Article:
That was it, Rob's understated way of telling the world what he had named the ship, and to offer a quite measure of respect and a salute to the man all of them in the labs thought of as the godfather of us all.
"Hawking, Hawking, this is Beagle Two, requesting clearing to land in docking bay one." Yuri called out in the same fashion as soon as the channel was clear.
"Beagle Two, Beagle Two, Hawking grants clearance. Welcome aboard."
Renaming the two transports after two of the Martian probes was just a way to give the ship and crew a small sense of history.
They were barely on board and still in the transports when a new message came over the system-wide channel again.
"All Hands, All hands, Report to stations and prepare to get under way." It was Owen Gardner, the chief navigator.
Rob was changed and on the bridge an hour later, and it was his turn again to break into the system wide channel.
"Attention all ground stations and ships in space. This is the Exploratory vessel Stephen W. Hawking, breaking orbit."
There wasn't enough orbital traffic yet to make such declarations necessary, but the traffic was increasing and the ships were being built. The exchanges would change, solidify into formalities eventually, but for now it was just a proud announcement to a somewhat wide-eyed world.
If you use the 'average distance from the Sun' figures most commonly used, Mars is 48 million miles further from the Sun than the Earth. Jupiter is 390 million miles further from the sun than the Earth. This calculates out to Jupiter being a distance of 8.125 times further from Earth than Mars. This didn't mean that it was going to take 8.125 times as long to get there. The Hawking would be able to really build up some speeds on a run this long. The second generation of inertial compensators were also improved and more finely tuned. Their acceleration curve was going to be steeper, as would be the deceleration curve when we got there.
The Hawking didn't have a near-optimal orbital alignment as the Pai Lung did for the Mars trip, but it wasn't at the far end of the bad spectrum either. five months out and four months back was what was anticipated. They would gain a considerable closing of the distance between Earth and Jupiter in the six weeks they anticipated being 'on station'. The crew were once again the beneficiaries of prearranged entertainment broadcasts from Earth. For now that meant movies, television and sports, mostly baseball and soccer, as well as European basketball leagues. American football and basketball would kick in during the trip out. It was a mixed bag and depended on what you liked, if you even liked sports at all.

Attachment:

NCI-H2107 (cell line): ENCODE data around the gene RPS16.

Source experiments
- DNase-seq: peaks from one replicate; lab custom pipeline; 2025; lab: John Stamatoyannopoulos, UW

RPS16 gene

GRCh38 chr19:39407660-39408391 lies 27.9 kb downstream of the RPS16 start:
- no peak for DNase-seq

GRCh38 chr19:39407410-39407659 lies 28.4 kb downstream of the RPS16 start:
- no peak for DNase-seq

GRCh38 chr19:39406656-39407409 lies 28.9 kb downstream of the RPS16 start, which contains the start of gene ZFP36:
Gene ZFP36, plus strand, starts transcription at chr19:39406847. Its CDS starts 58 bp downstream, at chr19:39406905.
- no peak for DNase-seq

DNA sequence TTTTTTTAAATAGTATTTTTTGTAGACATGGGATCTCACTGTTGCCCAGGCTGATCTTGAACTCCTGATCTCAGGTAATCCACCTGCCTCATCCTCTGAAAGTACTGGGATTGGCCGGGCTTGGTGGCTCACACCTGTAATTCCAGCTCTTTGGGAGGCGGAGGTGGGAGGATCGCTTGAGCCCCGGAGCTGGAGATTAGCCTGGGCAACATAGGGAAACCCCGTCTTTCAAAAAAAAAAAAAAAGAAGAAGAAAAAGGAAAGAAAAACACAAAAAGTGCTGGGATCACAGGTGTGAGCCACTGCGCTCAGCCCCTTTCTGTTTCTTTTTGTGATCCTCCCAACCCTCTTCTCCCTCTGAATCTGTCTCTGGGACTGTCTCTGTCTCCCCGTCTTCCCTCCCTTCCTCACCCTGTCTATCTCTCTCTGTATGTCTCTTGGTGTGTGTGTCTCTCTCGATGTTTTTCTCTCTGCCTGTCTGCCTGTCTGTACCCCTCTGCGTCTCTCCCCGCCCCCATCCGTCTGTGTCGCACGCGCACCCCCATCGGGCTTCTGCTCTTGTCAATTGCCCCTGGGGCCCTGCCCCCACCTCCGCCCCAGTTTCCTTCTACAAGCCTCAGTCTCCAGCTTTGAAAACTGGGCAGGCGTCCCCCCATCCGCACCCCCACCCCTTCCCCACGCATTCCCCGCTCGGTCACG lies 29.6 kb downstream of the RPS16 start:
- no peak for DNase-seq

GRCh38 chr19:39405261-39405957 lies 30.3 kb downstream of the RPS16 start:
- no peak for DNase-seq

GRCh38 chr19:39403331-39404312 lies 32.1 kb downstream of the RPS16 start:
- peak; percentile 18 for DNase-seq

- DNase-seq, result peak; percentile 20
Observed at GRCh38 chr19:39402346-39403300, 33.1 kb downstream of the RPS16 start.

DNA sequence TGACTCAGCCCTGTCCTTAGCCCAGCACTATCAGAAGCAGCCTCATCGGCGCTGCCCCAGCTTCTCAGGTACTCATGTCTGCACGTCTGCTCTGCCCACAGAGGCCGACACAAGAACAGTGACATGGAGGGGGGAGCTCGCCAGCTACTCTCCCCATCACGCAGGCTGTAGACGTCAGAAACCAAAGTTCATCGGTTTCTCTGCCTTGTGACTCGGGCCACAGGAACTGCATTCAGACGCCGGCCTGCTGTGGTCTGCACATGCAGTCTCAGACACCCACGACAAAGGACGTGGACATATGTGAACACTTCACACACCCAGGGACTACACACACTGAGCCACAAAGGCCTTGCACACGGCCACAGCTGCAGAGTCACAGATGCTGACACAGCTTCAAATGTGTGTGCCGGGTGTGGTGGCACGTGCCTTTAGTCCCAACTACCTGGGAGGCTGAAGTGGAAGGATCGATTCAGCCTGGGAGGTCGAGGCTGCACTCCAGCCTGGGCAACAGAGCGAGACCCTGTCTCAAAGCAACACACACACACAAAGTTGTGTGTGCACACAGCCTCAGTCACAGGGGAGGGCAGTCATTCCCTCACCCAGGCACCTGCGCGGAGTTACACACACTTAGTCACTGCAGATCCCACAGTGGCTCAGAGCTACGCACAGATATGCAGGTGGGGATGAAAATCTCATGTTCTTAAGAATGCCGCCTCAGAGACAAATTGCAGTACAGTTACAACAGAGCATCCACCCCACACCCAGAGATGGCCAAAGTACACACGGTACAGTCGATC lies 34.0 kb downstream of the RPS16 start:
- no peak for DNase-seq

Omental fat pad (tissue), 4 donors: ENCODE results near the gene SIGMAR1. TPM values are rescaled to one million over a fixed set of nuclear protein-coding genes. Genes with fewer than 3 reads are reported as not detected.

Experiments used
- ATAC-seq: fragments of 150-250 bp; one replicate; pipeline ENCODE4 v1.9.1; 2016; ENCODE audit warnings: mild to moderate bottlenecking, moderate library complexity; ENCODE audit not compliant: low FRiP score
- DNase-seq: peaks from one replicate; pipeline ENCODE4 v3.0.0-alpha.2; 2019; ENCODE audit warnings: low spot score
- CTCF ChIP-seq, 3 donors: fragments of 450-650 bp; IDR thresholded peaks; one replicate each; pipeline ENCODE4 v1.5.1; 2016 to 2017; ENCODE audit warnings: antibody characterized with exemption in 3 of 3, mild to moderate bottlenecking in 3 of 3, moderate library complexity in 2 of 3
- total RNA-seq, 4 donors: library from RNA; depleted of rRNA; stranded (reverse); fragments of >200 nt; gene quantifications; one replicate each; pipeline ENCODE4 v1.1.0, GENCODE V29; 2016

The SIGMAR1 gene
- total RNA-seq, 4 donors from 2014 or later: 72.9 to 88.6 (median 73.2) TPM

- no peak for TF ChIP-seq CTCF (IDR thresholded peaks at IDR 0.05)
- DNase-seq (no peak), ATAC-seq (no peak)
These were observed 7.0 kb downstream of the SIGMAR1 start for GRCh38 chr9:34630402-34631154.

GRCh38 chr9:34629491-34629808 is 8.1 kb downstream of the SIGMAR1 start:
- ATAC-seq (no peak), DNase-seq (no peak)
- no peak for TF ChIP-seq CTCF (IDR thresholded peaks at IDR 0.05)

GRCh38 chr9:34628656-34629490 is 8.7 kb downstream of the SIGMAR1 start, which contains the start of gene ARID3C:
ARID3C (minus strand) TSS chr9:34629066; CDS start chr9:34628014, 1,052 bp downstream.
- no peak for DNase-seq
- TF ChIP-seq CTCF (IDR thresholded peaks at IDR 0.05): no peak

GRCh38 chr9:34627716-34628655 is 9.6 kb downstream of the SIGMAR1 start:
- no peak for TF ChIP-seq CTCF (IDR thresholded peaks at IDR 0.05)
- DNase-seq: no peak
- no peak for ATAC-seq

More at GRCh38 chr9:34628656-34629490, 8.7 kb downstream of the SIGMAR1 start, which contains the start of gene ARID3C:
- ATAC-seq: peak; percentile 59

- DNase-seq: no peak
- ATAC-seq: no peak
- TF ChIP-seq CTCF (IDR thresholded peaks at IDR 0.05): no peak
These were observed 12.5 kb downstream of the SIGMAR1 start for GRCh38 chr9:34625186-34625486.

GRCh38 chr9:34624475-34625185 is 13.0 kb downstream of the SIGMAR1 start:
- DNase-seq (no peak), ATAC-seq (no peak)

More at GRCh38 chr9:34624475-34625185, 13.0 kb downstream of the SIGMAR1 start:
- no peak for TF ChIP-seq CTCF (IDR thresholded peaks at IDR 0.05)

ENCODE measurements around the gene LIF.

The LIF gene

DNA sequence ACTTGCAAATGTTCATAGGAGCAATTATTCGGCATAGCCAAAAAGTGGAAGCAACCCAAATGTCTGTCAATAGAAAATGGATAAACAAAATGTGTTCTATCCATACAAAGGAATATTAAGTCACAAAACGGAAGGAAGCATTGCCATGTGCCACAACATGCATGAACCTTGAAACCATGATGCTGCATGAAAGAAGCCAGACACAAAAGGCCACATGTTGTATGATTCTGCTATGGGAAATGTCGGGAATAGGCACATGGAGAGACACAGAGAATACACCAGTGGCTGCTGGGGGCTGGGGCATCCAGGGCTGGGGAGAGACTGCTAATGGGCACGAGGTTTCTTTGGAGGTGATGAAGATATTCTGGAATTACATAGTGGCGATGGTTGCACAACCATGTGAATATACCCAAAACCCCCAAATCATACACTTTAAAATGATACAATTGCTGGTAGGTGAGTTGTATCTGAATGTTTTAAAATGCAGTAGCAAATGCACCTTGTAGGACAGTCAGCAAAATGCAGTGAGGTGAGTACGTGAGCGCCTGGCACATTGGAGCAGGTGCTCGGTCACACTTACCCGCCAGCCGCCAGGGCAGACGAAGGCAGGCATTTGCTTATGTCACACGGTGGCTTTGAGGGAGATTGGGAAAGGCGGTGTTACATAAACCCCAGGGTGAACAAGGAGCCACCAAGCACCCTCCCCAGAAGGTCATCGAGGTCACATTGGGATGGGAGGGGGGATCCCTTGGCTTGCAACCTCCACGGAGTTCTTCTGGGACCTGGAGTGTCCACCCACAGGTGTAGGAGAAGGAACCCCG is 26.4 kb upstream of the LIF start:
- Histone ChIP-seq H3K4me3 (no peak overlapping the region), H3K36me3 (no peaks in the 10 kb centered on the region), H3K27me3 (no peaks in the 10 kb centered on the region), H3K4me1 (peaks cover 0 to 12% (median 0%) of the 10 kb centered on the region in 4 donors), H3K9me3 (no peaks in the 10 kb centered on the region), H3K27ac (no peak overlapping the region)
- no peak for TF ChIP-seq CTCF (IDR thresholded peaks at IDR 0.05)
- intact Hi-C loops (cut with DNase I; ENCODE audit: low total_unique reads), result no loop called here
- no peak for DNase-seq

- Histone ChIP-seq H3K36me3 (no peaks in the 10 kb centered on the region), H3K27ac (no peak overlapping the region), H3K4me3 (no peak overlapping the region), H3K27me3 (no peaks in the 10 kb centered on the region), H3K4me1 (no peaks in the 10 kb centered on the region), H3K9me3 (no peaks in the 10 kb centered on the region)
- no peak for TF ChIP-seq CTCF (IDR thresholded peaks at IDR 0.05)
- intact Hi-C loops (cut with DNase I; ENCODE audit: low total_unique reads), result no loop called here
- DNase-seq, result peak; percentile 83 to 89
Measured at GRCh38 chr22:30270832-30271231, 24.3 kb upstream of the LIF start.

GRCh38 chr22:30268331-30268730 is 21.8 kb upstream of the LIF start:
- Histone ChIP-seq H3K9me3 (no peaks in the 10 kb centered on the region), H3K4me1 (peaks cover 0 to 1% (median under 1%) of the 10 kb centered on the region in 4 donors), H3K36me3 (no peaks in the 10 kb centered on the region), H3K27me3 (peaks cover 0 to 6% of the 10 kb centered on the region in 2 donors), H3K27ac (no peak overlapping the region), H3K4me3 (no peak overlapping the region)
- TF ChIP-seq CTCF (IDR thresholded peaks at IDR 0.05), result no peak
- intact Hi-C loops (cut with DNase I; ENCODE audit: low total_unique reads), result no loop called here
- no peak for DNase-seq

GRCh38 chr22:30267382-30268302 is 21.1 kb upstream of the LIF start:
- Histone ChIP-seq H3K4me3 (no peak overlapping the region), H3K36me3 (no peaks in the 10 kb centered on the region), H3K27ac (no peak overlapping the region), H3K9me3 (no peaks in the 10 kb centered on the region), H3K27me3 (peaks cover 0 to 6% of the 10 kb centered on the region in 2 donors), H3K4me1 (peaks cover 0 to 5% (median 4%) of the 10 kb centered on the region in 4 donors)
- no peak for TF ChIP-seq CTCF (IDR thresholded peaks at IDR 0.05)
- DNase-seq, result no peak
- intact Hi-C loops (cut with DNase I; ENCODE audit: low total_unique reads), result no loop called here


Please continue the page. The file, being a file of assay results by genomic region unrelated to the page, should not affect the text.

They would be watching perhaps the world's most extensive and expensive Olympics broadcast on the return trip, as the coming year was an Olympic one. They were getting feeds from pretty much every broadcast outfit in the world that was covering it. There was a lot of international flavor in the crew, though it was still predominantly an English speaking one. The Spanish, Russian and Chinese broadcasts would be widely watched. Everything else would have to be defined as a niche market.
A month out, the Beagle Two transport got moved over to the other landing bay. With the two transports doubled up in one bay, there was an area large enough to stage soccer, arena football and basketball events. They had their own stage, and those with a mind to were able to stage plays, perform recitals, and tell jokes. The open mike night for comedians became quite popular. Rob even tried it one night, but I discovered quickly, almost as quickly as the audience, that he had no comedic talent.
Over a beer later at the Cantina, the ship's carefully monitored and regulated bar, Fred Wassermann had the best quip at Rob's expense.
"Rob, we who know and love you are sure that you have some comedic talent, even Wendy thinks so. Sadly, humor is hard to detect at the quantum level."
Fred could afford to make jokes, he was one of the people who had gotten a lot of compliments over his open mike night efforts. Rob took the ribbing with a smile and moved on.